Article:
Data visualisation: understanding and conveying information more effectively
"The greatest value of a picture is when it forces us to notice what we never expected to see."
John Tukey (1915-2000)
Data visualisation techniques like graphs and diagrams have been used to help us understand data and information for centuries. Good visualisation reveals stories, patterns, clusters, relationships, and anomalies like outliers or missing data, that are not as obvious or are harder to see in table and text format.
In 2020, the COVID-19 pandemic has increased the volume and style of data visualisations that we see every day in the media. Further, in recent times statisticians and data scientists are acquiring and using increasingly complex and large datasets, including administrative and transactions data. These two factors have influenced our data visualisation work program.
Data visualisation is often separated into exploratory and explanatory visualisation. Explanatory work focusses on telling stories with data, conveying information to the audience in clear and appealing ways. In contrast, exploratory visualisation is about making sense of new data sources, understanding what’s going on in the data and determining how they could potentially be used in different ways. This assists analysts to assess the content of a new data source, see what’s interesting and plan more directed analysis. In some situations, there is overlap between these two types.
Examples of recent data visualisation work in the ABS include:
- exploratory visualisation of a range of new data sources
- designing new visualisations for Merchandise Trade data processing and some specialised reports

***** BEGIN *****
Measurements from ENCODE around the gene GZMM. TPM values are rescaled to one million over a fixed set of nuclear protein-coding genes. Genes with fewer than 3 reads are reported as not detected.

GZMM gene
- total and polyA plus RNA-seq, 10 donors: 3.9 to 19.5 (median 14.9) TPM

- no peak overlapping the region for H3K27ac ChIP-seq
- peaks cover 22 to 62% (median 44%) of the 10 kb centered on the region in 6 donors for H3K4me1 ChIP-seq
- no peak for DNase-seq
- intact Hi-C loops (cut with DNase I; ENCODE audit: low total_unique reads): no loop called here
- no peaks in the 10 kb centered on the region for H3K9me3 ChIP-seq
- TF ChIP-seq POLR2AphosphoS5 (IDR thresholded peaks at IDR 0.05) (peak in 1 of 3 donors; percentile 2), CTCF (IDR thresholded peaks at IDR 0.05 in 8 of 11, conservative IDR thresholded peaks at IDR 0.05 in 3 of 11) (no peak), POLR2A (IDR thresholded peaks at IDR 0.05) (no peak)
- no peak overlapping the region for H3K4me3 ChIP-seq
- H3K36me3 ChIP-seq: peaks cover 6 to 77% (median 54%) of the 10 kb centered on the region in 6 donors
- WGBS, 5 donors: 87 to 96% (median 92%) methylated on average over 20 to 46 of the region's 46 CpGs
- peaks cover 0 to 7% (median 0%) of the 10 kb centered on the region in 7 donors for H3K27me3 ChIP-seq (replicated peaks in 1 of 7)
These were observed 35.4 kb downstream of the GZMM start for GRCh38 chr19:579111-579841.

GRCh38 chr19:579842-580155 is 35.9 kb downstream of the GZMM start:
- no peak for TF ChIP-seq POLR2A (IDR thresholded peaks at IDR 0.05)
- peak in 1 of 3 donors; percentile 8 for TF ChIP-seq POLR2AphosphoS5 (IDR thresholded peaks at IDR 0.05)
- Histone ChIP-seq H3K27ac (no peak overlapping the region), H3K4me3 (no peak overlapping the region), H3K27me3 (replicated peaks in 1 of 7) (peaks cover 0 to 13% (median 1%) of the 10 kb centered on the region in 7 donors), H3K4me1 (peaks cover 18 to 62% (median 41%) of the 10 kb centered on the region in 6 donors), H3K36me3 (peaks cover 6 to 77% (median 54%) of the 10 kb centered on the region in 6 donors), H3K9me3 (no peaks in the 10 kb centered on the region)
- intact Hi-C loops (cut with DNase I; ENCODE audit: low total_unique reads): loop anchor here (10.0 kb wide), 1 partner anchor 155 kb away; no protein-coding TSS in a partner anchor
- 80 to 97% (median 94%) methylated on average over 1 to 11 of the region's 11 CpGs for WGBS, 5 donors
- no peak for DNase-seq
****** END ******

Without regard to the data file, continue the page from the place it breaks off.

- establishing visualisation guidelines for different types of published materials
- exploring visual techniques for interpreting results from complex "black box" analysis methods and models so they’re easier to understand and explain (such as complicated machine learning methods)
- creating new types of dynamic graphs for social media. Some dynamic line plots were released in August-September 2020 showing how single touch payroll jobs have changed during the COVID-19 pandemic
Our upcoming work will include:
For more information, please contact Mary-Anne Stewart at email@example.com.
- exploratory visualisation of a range of new data sources and statistical methods - ABS is always investigating new sources and methods with the aim of reducing burden on survey respondents and providing richer information on the Australian economy and society
- exploring more visual techniques to support effective statistical processing - for example allowing quicker identification of anomalies and confirmation of clean data ready for release
- building ABS capability in different types of data visualisation
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